Practicing medicine abroad is a world away from what many physicians are used to. While many doctors have dedicated almost their whole life to American schooling, rotations and residency, the urge to move to a new country for personal or professional reasons may have physicians itching with the travel bug to relocate.
However, many doctors are unprepared for the conditions they are faced with abroad which can lead to unforeseen challenges. Here are just a few ways that getting involved with health care can differ abroad and how physicians can prepare.
Understanding medical licensing.
Understanding medical degrees and licensings is the first step for doctors looking to relocate abroad. While the United States mandates that doctors may only practice in the state where they have obtained a license (not country, state!), there are a few workarounds for those wishing to take the plunge across the pond.
Try negotiating with local medical systems. Oftentimes, those looking to get ahead in the medical system will enlist a recruiter who is familiar with the local industry. A recruiter can help navigate some of the more tricky negotiations, such as starting positions and additional licensing a physician may have to undergo. Many times, recruiters can shave off certain specifications a physician may need and speed along the process dramatically.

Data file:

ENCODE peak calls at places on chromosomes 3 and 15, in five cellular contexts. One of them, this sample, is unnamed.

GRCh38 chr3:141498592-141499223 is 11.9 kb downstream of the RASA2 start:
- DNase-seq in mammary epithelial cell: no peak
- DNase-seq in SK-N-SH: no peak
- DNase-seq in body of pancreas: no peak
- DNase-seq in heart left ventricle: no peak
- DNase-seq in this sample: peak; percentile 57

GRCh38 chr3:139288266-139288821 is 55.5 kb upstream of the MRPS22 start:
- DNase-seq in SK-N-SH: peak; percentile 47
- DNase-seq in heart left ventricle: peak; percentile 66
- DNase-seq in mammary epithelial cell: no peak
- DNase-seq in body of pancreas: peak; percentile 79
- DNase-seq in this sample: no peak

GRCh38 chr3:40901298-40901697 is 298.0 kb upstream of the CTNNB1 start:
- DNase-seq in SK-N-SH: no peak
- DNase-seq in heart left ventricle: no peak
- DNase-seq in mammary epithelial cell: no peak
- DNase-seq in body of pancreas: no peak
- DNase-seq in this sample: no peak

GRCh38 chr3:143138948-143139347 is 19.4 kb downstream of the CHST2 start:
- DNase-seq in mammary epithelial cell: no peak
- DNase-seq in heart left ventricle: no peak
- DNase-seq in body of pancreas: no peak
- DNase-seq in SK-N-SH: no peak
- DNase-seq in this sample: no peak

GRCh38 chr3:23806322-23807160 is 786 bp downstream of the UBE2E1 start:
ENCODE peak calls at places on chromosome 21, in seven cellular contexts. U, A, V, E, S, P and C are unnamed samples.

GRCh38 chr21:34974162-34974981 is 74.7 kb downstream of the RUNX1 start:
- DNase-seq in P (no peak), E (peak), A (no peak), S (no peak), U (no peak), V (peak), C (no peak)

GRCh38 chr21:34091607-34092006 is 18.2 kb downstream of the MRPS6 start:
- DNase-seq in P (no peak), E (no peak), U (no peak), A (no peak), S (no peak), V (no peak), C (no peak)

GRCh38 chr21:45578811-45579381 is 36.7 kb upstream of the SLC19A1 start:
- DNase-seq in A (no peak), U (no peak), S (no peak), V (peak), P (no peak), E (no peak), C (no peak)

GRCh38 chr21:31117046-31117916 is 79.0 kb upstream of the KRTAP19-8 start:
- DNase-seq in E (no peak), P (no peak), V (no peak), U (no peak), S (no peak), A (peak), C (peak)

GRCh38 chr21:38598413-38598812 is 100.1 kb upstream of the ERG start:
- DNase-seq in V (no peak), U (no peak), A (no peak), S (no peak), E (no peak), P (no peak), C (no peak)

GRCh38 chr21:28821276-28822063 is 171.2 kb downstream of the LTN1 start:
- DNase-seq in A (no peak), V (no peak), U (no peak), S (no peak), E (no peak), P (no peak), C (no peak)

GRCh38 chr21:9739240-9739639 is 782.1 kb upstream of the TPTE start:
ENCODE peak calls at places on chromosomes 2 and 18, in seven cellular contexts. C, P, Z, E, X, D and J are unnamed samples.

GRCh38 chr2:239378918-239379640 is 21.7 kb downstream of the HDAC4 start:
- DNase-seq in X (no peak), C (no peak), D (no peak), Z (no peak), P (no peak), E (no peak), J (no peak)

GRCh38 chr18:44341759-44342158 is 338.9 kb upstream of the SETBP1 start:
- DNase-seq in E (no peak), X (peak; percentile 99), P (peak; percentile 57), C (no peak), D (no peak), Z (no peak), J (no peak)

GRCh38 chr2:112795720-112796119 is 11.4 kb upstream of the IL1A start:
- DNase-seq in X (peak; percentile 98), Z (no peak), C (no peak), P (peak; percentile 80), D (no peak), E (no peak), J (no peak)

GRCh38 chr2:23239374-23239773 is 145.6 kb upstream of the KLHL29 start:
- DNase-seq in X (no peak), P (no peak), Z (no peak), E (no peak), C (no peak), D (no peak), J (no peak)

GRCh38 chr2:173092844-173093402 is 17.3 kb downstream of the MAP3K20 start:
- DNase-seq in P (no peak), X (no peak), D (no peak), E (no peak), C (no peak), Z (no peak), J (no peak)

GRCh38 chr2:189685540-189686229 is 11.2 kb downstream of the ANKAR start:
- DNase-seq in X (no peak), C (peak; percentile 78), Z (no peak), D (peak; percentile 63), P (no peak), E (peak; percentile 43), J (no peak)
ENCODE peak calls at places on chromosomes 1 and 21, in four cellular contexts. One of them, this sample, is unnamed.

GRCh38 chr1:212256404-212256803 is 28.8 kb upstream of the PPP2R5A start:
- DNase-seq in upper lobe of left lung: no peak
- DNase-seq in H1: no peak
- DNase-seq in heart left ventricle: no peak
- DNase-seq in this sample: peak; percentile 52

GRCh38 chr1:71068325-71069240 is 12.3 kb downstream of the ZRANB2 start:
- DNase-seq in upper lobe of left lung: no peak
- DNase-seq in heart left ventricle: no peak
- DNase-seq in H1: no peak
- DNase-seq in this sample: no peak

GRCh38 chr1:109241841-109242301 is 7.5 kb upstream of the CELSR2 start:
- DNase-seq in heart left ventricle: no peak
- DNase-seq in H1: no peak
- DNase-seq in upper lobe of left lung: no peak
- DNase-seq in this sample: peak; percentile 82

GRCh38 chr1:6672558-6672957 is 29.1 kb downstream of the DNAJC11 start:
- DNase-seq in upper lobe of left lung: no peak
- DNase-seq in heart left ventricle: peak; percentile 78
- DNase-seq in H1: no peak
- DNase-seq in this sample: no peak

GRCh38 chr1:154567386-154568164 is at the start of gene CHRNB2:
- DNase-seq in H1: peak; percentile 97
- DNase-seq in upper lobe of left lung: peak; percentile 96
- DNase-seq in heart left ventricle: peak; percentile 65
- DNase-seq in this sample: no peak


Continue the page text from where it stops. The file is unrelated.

Residency part two.
We shuddered a little bit, too. Many doctors hoping to go abroad will be required to redo their residency in a the country they hope to practice medicine in. While this logically makes sense, it can still be a bit of a kicker for the doctor with 20 years of experience looking to practice medicine under the Tuscan sun.
Before driving off into the sunset, make sure to know exactly how long residencies take in different locations and whether or not an application is involved. While residencies in France can last between 4 and six years, residencies in Germany can be almost half that with the right certifications.
Assessment of skills.
Even if physicians have full certification stateside, they will still need to submit the proper paperwork to practice medicine in their new location. While these assessments will be primarily based on skillset, those looking to make the move abroad will need to be proficient in the language of their home country. Germany, for example, requires physicians to test at a B2 level on the European Languages Certificates test in order to be considered. Pro tip: prior to taking the test, physicians can refresh their skills with Mango Languages!
After getting the results back, work either directly or with a placing expert to negotiate contracts, length of residency and salary. While residency is inevitable after any relocation, some countries may let you fast track the residency program based on other factors like previous certifications, relevant internships and practice area.
Understanding new countries’ medical programs will be invaluable when relocating abroad. For more general tips on relocation, take a long at the HR Manager’s Toolkit.